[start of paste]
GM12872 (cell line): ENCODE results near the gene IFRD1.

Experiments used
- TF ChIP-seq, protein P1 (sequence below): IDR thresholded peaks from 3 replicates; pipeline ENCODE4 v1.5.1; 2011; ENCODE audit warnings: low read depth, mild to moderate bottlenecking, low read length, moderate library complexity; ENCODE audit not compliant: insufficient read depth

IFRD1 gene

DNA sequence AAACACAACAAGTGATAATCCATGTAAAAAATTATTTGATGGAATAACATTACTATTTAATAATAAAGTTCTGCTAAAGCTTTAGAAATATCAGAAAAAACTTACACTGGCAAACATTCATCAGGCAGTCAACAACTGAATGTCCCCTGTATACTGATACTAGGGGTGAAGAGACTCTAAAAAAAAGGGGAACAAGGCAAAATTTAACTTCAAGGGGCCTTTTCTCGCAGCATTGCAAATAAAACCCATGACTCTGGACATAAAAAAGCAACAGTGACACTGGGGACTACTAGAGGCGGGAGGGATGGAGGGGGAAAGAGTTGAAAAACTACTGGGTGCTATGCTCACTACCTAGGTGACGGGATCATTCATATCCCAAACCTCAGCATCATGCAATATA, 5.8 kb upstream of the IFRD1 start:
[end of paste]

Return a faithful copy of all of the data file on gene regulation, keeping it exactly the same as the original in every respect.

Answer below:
GM12872 (cell line): ENCODE results near the gene IFRD1.

Experiments used
- TF ChIP-seq, protein P1 (sequence below): IDR thresholded peaks from 3 replicates; pipeline ENCODE4 v1.5.1; 2011; ENCODE audit warnings: low read depth, mild to moderate bottlenecking, low read length, moderate library complexity; ENCODE audit not compliant: insufficient read depth

IFRD1 gene

DNA sequence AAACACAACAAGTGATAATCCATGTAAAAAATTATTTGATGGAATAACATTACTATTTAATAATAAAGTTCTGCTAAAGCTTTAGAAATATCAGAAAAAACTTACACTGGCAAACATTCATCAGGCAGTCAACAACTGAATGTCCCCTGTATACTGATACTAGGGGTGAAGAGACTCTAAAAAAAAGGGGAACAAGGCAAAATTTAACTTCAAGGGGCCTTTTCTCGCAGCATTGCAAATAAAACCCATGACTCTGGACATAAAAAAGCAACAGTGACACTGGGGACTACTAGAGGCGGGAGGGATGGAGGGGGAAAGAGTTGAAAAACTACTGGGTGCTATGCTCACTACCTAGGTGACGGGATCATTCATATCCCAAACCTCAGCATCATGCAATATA, 5.8 kb upstream of the IFRD1 start: